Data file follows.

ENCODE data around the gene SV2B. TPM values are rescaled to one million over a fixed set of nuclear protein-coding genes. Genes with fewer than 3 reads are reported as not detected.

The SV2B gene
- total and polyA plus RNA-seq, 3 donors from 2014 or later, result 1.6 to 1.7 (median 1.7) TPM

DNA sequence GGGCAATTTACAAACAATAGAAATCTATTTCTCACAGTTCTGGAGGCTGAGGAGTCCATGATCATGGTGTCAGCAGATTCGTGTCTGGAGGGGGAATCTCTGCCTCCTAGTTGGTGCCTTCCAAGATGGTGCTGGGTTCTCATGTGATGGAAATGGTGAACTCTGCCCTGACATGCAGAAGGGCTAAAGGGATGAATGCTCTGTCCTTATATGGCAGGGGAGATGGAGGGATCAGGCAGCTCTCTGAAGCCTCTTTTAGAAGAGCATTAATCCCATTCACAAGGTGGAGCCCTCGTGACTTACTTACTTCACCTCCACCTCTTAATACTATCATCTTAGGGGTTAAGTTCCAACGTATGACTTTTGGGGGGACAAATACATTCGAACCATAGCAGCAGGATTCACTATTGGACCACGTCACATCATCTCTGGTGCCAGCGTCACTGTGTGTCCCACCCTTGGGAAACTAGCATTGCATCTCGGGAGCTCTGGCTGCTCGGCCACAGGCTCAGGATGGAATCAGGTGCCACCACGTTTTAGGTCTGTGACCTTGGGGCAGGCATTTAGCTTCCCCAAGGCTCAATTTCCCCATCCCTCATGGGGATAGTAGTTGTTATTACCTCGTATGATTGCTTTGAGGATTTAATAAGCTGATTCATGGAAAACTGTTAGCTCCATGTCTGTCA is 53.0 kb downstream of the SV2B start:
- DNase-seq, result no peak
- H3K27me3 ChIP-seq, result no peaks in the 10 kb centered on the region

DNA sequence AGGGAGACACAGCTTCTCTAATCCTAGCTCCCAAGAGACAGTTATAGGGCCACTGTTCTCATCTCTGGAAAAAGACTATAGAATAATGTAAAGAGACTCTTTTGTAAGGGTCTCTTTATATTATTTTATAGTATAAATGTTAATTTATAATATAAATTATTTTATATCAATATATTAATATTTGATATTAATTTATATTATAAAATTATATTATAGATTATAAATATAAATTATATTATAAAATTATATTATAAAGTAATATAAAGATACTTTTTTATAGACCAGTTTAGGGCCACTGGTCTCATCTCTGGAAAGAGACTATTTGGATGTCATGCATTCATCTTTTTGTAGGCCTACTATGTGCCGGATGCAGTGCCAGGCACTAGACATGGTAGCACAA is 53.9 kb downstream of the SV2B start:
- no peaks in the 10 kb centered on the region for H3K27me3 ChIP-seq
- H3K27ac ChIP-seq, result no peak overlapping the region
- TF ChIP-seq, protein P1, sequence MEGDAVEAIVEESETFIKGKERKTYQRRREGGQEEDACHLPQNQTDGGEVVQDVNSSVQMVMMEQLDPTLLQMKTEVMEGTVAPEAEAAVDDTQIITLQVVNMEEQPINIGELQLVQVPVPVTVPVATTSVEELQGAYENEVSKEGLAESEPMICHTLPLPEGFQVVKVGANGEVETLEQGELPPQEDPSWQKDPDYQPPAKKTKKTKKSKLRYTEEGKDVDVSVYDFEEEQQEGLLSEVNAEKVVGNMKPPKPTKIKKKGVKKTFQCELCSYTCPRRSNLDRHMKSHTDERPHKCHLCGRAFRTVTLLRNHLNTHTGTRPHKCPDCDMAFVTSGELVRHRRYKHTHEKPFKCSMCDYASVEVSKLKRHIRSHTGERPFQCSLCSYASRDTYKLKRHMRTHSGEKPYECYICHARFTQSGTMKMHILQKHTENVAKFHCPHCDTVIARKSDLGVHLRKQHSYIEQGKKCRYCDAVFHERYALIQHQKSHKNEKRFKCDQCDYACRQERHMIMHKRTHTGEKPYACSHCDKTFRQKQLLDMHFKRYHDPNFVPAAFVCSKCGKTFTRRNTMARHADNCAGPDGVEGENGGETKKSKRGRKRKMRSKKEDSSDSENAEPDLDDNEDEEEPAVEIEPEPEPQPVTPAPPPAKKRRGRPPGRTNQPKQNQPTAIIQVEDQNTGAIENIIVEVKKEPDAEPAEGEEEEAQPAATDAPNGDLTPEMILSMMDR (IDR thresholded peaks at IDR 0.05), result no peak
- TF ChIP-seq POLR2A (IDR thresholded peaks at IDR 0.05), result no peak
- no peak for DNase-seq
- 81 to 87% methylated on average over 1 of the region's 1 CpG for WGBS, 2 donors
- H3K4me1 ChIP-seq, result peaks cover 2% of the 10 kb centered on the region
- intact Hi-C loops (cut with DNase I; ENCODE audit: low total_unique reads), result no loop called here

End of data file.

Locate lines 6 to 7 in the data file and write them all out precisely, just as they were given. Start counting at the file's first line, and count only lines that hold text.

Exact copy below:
- H3K27me3 ChIP-seq, result no peaks in the 10 kb centered on the region

DNA sequence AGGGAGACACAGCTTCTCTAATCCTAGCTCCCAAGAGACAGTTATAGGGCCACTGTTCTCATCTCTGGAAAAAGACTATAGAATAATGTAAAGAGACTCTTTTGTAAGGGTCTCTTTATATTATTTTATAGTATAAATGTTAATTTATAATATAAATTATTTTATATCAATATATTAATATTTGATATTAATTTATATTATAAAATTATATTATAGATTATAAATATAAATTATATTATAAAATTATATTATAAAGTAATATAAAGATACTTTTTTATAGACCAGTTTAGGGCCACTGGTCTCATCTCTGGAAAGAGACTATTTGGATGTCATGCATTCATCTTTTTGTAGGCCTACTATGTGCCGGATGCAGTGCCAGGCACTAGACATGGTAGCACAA is 53.9 kb downstream of the SV2B start: